German power prices sank below 30 euros ($34) a megawatt-hour for the first time in more than a decade, signaling more pain for utilities from EON SE to RWE AG, already trading at record lows.
Electricity for year-ahead delivery, a benchmark European contract, fell 2.1 percent to its lowest level since October 2003. EON, Germany’s biggest utility, declined 8.6 percent, the most since November 2012, while RWE dropped 9.1 percent, the biggest slump since August 2011.
Next-year power in Europe’s biggest market is headed for a fifth annual drop as Chancellor Angela Merkel’s unprecedented shift toward an economy based on renewable energy boosts output of solar and wind electricity to record and squeezes generation from traditional coal and gas plants. Until now, the 30-euro level was a psychological barrier for the year-ahead price, according to Bruno Brunetti, senior director of electricity, at Pira Energy Group in New York.
“We are approaching an unhealthy level,” Omar Ramdani, head of analysis at RheinEnergie Trading GmbH in Cologne, said Monday by phone. “It wouldn’t surprise me if we would trade below in the short term, but we should actually hold the 30,” which is near the floor price, he said.
The contract exceeded 90 euros in July 2008, just before the financial crisis took hold of the markets. It dropped as low as 29.73 euros a megawatt-hour on Monday on the European Energy Exchange.
“Who says there is an end at 30 euros?” Ricardo Klimaschka, a trader at Energieunion GmbH, said by phone Monday. “Renewable generation will rise in Germany and modern hard coal plants can produce already at 25 euros. These round figures are purely psychological.”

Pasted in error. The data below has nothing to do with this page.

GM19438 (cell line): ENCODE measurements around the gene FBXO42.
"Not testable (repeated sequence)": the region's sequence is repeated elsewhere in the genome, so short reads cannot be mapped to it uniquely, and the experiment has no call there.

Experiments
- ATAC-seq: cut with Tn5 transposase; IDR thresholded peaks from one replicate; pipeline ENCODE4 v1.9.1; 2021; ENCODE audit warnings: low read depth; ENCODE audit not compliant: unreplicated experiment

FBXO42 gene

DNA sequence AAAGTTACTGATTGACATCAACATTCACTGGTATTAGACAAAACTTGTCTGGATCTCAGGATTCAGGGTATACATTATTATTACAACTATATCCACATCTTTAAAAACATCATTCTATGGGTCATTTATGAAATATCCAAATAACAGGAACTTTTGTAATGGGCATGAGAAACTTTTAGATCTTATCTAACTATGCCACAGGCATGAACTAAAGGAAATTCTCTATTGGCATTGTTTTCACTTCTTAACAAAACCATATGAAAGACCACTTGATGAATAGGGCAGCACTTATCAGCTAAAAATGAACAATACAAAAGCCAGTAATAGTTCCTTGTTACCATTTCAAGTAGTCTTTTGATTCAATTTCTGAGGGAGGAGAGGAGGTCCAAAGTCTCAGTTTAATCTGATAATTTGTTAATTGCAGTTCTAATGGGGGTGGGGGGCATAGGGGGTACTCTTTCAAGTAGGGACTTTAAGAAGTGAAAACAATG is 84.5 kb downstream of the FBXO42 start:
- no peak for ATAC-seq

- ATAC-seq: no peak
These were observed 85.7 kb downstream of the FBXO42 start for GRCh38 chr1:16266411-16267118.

RWE and EON are the worst performers this year on Germany’s DAX Index of leading shares. EON on Monday fell below 10 euros for the first time since it was formed 15 years ago and closed at 9.57 euros in Frankfurt, while RWE closed at 13.22 euros. EON dropped 33 percent this year and RWE sank 48 percent. RWE spokeswoman Vera Buecker, analysts and fund managers from Union Investment to Independent Research have attributed the decline to sliding wholesale power prices.
Georg Oppermann, an EON spokesman, pointed to the falling stock market and commodities environment, without being more specific, when commenting on the slump in shares.
“Major German power generators have already hedged large amounts of power forward, so I think the pain will be felt in the longer term,” rather than immediately, Brunetti said.
Renewable energy’s share of gross German power consumption increased by 2.4 percentage points last year to 27.8 percent, according to the Economy and Energy Ministry. Coal, lignite and nuclear accounted for 59 percent of German generation in 2014, according to AG Energiebilanzen e.V., an association of energy lobbies and economic-research institutes.
Some coal and nuclear plants will struggle to cover their fixed costs with power prices below 30 euros, Brunetti said.
Coal for next-year delivery fell to its lowest level since at least 2007, according to broker data compiled by Bloomberg. The fuel accounts for about 18 percent of Germany’s electricity and price swings impact power prices. Brent crude plunged 57 percent in the past year in London trading.
Germany is scheduled to shut its eight remaining nuclear reactors by 2022. EON’s Grafenrheinfeld plant closed on June 27, before its operating license expired, because of waning profitability amid the increase in renewable generation and a tax on nuclear fuel.
Power prices below 30 euros in Germany in the long term “would create more incentive for remaining nuclear to retire earlier than the set dates,” Brunetti said.